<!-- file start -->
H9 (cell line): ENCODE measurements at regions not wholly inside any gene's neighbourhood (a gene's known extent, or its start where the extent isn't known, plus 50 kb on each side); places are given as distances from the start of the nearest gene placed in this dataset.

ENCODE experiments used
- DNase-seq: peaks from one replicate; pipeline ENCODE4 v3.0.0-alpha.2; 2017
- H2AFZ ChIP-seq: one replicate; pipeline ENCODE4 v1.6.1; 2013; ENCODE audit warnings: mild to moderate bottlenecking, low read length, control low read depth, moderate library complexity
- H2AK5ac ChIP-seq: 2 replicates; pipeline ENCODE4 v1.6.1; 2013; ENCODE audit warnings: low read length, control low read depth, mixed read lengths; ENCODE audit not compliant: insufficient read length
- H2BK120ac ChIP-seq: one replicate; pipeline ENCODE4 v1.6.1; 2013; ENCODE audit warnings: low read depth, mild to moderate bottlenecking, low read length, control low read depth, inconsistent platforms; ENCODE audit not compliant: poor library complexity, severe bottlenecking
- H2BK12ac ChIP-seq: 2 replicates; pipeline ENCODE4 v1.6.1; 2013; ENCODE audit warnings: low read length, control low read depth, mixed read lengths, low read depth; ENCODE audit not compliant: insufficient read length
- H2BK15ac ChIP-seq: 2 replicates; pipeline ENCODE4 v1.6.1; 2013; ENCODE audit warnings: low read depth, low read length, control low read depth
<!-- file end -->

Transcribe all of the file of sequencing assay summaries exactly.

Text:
H9 (cell line): ENCODE measurements at regions not wholly inside any gene's neighbourhood (a gene's known extent, or its start where the extent isn't known, plus 50 kb on each side); places are given as distances from the start of the nearest gene placed in this dataset.

ENCODE experiments used
- DNase-seq: peaks from one replicate; pipeline ENCODE4 v3.0.0-alpha.2; 2017
- H2AFZ ChIP-seq: one replicate; pipeline ENCODE4 v1.6.1; 2013; ENCODE audit warnings: mild to moderate bottlenecking, low read length, control low read depth, moderate library complexity
- H2AK5ac ChIP-seq: 2 replicates; pipeline ENCODE4 v1.6.1; 2013; ENCODE audit warnings: low read length, control low read depth, mixed read lengths; ENCODE audit not compliant: insufficient read length
- H2BK120ac ChIP-seq: one replicate; pipeline ENCODE4 v1.6.1; 2013; ENCODE audit warnings: low read depth, mild to moderate bottlenecking, low read length, control low read depth, inconsistent platforms; ENCODE audit not compliant: poor library complexity, severe bottlenecking
- H2BK12ac ChIP-seq: 2 replicates; pipeline ENCODE4 v1.6.1; 2013; ENCODE audit warnings: low read length, control low read depth, mixed read lengths, low read depth; ENCODE audit not compliant: insufficient read length
- H2BK15ac ChIP-seq: 2 replicates; pipeline ENCODE4 v1.6.1; 2013; ENCODE audit warnings: low read depth, low read length, control low read depth